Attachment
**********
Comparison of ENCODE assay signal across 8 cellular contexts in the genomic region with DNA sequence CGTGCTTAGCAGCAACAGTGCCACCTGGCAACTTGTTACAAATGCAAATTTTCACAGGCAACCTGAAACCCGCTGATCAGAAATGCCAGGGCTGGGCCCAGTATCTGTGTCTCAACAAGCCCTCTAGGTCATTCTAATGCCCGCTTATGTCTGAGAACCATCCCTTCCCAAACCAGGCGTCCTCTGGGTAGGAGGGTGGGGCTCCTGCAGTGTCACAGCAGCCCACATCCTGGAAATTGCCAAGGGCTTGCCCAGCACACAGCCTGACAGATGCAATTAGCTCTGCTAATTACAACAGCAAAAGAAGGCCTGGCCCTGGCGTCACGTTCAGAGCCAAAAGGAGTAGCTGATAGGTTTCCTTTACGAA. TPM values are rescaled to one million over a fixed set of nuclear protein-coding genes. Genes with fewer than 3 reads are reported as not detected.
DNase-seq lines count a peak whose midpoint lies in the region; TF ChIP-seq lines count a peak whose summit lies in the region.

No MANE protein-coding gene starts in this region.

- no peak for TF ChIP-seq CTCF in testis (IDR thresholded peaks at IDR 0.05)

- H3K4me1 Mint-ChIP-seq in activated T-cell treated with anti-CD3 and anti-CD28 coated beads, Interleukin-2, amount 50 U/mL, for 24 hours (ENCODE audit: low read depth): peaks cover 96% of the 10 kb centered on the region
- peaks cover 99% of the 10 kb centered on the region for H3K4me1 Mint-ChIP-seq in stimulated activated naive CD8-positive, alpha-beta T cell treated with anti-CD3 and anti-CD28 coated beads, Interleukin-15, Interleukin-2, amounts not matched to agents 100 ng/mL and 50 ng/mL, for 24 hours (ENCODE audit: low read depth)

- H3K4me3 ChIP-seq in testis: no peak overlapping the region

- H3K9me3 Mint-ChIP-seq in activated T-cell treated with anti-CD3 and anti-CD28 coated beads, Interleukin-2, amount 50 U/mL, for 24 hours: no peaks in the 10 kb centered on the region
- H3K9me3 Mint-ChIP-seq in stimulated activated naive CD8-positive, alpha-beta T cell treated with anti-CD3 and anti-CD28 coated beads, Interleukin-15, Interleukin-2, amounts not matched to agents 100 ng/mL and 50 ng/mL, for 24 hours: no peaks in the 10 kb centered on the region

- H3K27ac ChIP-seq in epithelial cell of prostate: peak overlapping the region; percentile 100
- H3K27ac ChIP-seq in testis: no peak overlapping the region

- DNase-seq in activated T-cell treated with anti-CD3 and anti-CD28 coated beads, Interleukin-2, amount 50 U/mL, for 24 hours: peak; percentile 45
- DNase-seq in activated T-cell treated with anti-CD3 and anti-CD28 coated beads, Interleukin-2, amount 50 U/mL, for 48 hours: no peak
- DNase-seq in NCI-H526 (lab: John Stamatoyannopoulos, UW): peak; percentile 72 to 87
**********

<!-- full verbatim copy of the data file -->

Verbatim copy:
Comparison of ENCODE assay signal across 8 cellular contexts in the genomic region with DNA sequence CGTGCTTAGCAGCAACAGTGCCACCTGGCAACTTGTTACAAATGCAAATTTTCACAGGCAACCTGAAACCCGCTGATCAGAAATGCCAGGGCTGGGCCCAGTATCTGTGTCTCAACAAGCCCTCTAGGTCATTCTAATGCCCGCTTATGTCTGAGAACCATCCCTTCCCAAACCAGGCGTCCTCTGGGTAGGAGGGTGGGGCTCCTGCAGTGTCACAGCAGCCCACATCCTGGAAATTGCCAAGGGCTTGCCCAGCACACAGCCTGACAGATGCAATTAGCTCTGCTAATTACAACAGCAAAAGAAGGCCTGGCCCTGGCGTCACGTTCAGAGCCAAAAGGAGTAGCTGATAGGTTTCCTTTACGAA. TPM values are rescaled to one million over a fixed set of nuclear protein-coding genes. Genes with fewer than 3 reads are reported as not detected.
DNase-seq lines count a peak whose midpoint lies in the region; TF ChIP-seq lines count a peak whose summit lies in the region.

No MANE protein-coding gene starts in this region.

- no peak for TF ChIP-seq CTCF in testis (IDR thresholded peaks at IDR 0.05)

- H3K4me1 Mint-ChIP-seq in activated T-cell treated with anti-CD3 and anti-CD28 coated beads, Interleukin-2, amount 50 U/mL, for 24 hours (ENCODE audit: low read depth): peaks cover 96% of the 10 kb centered on the region
- peaks cover 99% of the 10 kb centered on the region for H3K4me1 Mint-ChIP-seq in stimulated activated naive CD8-positive, alpha-beta T cell treated with anti-CD3 and anti-CD28 coated beads, Interleukin-15, Interleukin-2, amounts not matched to agents 100 ng/mL and 50 ng/mL, for 24 hours (ENCODE audit: low read depth)

- H3K4me3 ChIP-seq in testis: no peak overlapping the region

- H3K9me3 Mint-ChIP-seq in activated T-cell treated with anti-CD3 and anti-CD28 coated beads, Interleukin-2, amount 50 U/mL, for 24 hours: no peaks in the 10 kb centered on the region
- H3K9me3 Mint-ChIP-seq in stimulated activated naive CD8-positive, alpha-beta T cell treated with anti-CD3 and anti-CD28 coated beads, Interleukin-15, Interleukin-2, amounts not matched to agents 100 ng/mL and 50 ng/mL, for 24 hours: no peaks in the 10 kb centered on the region

- H3K27ac ChIP-seq in epithelial cell of prostate: peak overlapping the region; percentile 100
- H3K27ac ChIP-seq in testis: no peak overlapping the region

- DNase-seq in activated T-cell treated with anti-CD3 and anti-CD28 coated beads, Interleukin-2, amount 50 U/mL, for 24 hours: peak; percentile 45
- DNase-seq in activated T-cell treated with anti-CD3 and anti-CD28 coated beads, Interleukin-2, amount 50 U/mL, for 48 hours: no peak
- DNase-seq in NCI-H526 (lab: John Stamatoyannopoulos, UW): peak; percentile 72 to 87